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Linux Set Environment Variable

The environment variables are dynamic values that are stored within a system and used by applications launched in shells or sub-shells. These variables have a name and their respected value. The environment variable customizes the system performance and the behavior of an application.

The environment is the track for a computer application to interact with the system. The environment variable can have information about the default applications of the system, the system locale, the path of the executable file and the keyboard layout setting, and more. The environment variable makes an app available as per the system.

Common Environment Variables

Some standard environment variables are as follows:

  • PATH

This variable contains a list of directories in which our system looks for files. It separates directories by a (:) colon.

  • USER

This variable holds the username.

  • HOME

This variable holds the default path to the user's home directory.

  • EDITOR

This variable contains the path to the specified editor.

  • UID

This variable contains the path to the user's unique id.

  • TERM

This variable contains the path to the default terminal emulator.

  • SHELL

This variable contains the path to the default shell that is being used by the user.

  • ENV

This variable displays all the environment variable.

How to set Environment Variable in Linux?

There are multiple commands in Linux that allow us to set and create the environment variable.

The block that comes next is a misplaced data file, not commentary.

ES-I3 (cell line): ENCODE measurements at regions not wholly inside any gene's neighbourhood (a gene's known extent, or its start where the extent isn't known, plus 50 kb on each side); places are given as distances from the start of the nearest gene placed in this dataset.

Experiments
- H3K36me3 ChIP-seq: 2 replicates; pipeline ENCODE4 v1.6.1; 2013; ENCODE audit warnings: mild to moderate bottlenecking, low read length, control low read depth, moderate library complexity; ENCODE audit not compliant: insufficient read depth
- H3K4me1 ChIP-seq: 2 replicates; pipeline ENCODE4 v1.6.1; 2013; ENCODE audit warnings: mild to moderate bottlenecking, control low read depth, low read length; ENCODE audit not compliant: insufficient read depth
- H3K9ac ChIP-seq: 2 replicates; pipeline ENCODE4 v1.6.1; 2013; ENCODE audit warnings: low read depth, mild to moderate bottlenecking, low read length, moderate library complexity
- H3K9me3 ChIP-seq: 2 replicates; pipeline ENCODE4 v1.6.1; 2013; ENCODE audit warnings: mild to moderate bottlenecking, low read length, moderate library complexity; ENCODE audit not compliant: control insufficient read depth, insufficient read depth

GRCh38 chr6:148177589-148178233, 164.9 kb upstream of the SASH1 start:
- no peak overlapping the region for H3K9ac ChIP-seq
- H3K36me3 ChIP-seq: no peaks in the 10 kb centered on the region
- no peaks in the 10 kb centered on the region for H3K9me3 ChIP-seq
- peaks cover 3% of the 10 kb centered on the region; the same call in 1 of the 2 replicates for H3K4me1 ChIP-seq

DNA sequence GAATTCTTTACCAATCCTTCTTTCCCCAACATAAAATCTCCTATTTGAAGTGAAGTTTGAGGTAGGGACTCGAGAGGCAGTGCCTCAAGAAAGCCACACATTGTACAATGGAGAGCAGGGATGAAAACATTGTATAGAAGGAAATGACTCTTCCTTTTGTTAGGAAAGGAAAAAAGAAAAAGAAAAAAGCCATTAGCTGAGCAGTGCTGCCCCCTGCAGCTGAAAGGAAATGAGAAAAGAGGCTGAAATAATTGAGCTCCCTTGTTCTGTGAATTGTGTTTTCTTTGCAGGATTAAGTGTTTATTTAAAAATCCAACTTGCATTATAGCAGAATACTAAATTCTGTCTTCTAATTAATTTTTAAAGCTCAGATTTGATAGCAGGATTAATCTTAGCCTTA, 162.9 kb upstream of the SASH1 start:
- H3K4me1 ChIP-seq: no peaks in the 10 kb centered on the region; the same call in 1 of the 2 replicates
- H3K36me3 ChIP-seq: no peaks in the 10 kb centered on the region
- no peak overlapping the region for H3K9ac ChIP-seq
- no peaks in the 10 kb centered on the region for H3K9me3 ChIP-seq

Use the export command to set a new environment variable.

To create a new variable, use the export command followed by a variable name and its value.

Syntax:

To create a new variable say new_variable, execute the command as follows:

The echo command is used to display the variable:

To display the value of the variable, use the $ symbol before the variable name:

Consider the below output:

Linux Set Environment Variable

To set Java Environment Variable, execute the command as follows:

We can also create a user to define a variable by directly declaring it on the terminal.

If we want to create a variable new_variable2, we can create it as follows:

Consider the below output:

Linux Set Environment Variable

Accessing the value of Environment Variable

To access the value of a variable, execute the echo command as follows:

Note: The variables are case sensitive; we cannot use any variable name 'new_variable' as 'New_variable.'

The env command

The env command is used to display all the available variables in the system.

Output:

SHELL=/bin/bash
SESSION_MANAGER=local/javatpoint-GB-BXBT-2807:@/tmp/.ICE-unix/1458,unix/javatpoint-GB-BXBT-2807:/tmp/.ICE-unix/1458
COLORTERM=truecolor
XDG_CONFIG_DIRS=/etc/xdg/xdg-ubuntu:/etc/xdg
XDG_MENU_PREFIX=gnome-
GNOME_DESKTOP_SESSION_ID=this-is-deprecated
GTK_IM_MODULE=ibus
LANGUAGE=en_IN:en
QT4_IM_MODULE=ibus
MANDATORY_PATH=/usr/share/gconf/ubuntu.mandatory.path
GNOME_SHELL_SESSION_MODE=ubuntu
SSH_AUTH_SOCK=/run/user/1000/keyring/ssh
XMODIFIERS=@im=ibus
DESKTOP_SESSION=ubuntu
SSH_AGENT_PID=1362
GTK_MODULES=gail:atk-bridge